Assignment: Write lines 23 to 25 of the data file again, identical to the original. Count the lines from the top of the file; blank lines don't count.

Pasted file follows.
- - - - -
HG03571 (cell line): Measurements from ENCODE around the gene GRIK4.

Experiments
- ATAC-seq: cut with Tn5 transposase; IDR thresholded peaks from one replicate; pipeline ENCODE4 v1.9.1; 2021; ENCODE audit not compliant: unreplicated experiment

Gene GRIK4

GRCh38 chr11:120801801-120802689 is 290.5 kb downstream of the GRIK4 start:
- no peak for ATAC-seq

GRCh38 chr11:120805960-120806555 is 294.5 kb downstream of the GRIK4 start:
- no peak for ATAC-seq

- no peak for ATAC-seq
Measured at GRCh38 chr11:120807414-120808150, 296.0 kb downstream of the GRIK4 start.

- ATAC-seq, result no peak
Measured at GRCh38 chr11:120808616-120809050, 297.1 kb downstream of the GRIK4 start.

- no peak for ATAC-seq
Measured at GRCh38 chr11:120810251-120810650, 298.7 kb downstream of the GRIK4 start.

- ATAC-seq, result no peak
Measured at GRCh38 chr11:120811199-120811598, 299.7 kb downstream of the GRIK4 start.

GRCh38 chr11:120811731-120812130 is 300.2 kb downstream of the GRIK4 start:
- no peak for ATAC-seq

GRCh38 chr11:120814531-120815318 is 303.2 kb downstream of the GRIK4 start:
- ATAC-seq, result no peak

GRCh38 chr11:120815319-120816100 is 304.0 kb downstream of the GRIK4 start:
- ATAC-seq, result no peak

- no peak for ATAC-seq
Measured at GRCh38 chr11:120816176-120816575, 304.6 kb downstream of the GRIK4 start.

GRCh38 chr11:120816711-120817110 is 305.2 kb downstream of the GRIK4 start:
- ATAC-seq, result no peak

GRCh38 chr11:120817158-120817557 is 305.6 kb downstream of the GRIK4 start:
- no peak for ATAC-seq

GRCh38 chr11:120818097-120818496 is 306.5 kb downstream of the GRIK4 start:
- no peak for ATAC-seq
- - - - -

- no peak for ATAC-seq
Measured at GRCh38 chr11:120816176-120816575, 304.6 kb downstream of the GRIK4 start.

GRCh38 chr11:120816711-120817110 is 305.2 kb downstream of the GRIK4 start: